Memorial Day memes have filled the internet lately. Most of them ask people to think of the day as more than just the unofficial start of summer or an extra day off. While I’m not so big on the “shaming” memes, they did make me think. I am guilty of letting these days pass by with a quick thanks to the government for another day without a 6 AM alarm.

Since the tradition of Memorial Day started in the United States in the 1800’s, war has become a more distant and removed event for the average family. It’s become wrapped up in politics and personal opinion. It’s become a brief blurb on the news. I think this tension of emotion might be part of the reason we gloss over the holiday. Ironically, a meme helped me with my conflict and how to approach the day with my kids.

The meme told a story about former slaves who reburied over 200 Union soldiers left in a mass grave at a Confederate prison camp. They worked for two weeks then dedicated the area with a large crowd including many children who were now students. I was pleased to discover with a little research that, although not necessarily the beginning of Memorial Day, this event actually happened. No matter how you feel about war and politics, the actions of these freed people speaks of honor, respect, and gratitude toward those soldiers who had suffered and died for them. They said thanks in a tangible way, possibly the only way they could.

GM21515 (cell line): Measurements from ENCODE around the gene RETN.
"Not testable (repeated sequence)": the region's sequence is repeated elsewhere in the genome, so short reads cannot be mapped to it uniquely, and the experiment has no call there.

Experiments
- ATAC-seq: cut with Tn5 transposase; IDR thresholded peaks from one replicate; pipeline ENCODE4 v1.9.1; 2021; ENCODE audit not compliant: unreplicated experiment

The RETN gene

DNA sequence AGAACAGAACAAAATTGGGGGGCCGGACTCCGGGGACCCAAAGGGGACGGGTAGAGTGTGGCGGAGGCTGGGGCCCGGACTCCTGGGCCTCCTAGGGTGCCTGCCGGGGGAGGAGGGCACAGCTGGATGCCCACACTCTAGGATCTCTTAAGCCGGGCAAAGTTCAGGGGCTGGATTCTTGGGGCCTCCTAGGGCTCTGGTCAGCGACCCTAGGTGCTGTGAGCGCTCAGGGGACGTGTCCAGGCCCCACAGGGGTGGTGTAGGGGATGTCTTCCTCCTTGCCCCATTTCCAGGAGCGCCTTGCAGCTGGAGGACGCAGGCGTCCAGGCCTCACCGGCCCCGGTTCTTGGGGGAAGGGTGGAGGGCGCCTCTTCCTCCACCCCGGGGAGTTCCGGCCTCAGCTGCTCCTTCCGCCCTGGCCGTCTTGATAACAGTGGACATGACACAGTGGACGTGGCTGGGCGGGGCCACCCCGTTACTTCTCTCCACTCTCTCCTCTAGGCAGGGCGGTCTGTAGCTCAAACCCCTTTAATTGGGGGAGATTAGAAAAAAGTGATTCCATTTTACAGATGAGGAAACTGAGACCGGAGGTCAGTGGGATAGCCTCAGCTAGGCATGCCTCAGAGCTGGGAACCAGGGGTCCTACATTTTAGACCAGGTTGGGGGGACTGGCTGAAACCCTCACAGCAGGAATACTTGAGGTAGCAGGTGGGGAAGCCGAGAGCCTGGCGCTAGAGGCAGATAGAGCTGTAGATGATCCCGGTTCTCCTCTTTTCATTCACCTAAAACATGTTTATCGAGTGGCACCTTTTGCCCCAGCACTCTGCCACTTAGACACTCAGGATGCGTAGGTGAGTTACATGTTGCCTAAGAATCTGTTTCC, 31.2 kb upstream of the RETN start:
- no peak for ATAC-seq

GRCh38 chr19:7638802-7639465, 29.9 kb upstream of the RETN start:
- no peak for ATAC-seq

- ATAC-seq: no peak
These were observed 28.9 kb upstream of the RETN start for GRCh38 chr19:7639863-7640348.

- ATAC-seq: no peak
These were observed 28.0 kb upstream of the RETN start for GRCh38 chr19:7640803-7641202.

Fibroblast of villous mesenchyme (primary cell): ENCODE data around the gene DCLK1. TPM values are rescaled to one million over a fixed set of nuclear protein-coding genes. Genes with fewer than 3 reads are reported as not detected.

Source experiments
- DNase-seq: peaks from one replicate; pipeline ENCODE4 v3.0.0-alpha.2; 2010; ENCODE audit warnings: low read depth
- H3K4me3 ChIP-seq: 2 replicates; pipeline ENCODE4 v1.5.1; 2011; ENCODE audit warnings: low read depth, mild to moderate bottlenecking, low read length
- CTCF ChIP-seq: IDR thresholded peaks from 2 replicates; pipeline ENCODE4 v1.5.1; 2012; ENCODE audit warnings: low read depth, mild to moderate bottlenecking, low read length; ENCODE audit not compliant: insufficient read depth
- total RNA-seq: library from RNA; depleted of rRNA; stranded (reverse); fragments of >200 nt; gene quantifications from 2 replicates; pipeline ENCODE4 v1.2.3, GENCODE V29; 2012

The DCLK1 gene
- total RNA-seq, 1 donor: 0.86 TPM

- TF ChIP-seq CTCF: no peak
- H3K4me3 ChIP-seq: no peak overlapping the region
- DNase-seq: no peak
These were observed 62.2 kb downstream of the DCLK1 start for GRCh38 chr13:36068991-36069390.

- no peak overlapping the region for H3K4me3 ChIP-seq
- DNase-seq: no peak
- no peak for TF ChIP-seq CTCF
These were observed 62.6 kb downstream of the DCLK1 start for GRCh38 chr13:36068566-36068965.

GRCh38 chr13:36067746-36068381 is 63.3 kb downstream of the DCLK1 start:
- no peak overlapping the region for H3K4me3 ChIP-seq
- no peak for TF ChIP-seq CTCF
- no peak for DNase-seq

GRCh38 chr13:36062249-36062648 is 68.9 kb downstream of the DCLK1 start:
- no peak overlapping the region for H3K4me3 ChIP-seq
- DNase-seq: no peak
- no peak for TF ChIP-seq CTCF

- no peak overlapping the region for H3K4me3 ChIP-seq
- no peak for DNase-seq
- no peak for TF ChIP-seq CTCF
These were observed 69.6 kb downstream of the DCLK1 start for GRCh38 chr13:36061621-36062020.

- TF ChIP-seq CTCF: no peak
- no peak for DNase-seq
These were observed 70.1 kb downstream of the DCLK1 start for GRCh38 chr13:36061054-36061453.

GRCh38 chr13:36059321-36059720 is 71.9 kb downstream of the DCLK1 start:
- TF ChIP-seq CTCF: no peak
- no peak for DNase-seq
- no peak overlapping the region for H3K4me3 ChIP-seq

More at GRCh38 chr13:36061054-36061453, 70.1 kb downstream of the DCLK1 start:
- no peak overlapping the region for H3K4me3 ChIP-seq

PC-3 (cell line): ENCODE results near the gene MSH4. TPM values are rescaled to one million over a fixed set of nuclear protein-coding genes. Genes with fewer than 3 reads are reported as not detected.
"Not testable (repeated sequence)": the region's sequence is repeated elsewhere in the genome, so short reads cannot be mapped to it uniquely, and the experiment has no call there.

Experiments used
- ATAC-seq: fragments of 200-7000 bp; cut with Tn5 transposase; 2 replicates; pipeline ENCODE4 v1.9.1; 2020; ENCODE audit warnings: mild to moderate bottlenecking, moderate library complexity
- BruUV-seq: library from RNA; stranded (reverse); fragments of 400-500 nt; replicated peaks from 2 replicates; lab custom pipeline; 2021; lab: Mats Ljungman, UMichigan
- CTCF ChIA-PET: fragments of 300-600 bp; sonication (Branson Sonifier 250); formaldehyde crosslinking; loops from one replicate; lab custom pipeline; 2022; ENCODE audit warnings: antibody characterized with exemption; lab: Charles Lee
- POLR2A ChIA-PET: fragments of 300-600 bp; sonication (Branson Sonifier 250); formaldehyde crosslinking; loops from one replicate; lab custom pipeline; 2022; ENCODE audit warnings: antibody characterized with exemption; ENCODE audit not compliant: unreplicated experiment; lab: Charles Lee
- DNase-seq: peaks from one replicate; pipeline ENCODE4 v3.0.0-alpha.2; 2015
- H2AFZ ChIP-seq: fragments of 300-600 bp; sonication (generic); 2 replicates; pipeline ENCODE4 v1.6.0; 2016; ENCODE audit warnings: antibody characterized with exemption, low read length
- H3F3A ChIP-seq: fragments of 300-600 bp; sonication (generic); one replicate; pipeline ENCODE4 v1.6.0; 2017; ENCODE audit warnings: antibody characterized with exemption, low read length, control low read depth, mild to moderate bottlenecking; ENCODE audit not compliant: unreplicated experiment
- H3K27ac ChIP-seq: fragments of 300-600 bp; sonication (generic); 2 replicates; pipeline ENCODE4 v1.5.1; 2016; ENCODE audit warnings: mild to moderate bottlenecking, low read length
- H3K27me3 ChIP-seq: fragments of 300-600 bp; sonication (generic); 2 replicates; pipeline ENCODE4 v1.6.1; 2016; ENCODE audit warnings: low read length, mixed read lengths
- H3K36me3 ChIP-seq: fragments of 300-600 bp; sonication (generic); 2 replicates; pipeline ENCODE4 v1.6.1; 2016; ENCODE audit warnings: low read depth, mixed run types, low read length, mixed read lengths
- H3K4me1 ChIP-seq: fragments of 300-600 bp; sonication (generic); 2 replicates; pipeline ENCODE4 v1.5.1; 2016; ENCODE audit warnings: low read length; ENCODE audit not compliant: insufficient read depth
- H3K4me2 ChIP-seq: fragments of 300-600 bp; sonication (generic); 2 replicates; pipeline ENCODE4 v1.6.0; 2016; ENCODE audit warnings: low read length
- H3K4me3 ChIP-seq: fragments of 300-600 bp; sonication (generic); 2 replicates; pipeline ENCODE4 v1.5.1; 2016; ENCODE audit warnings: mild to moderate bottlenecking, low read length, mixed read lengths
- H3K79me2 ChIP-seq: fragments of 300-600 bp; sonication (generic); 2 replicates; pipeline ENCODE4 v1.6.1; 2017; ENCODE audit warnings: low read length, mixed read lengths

This story about the Union soldiers brought the heart of the matter back into focus for me because, in the end, those are the values I want my children to take away from these remembrances: honor, respect, and gratitude. I want them to find ways to say thanks and respect sacrifices made on their behalf. Despite my thoughts on war and politics, the Memorial Day asks us to do that, to honor men and women who stood behind their convictions, showed bravery, and supported their country. That’s something my kids can look up to.

So, go ahead and enjoy that barbeque. Feel free to treat yourself to a happy dance for summer. But while you’re at it, I encourage you to take a moment to honor that memory today, whether literally at a graveside or metaphorically through your words. Use a bit of your free day to teach. Tell your kids this story about the freed slaves’ gratitude or maybe a story from your own family’s history. Let them participate in the deeper meaning.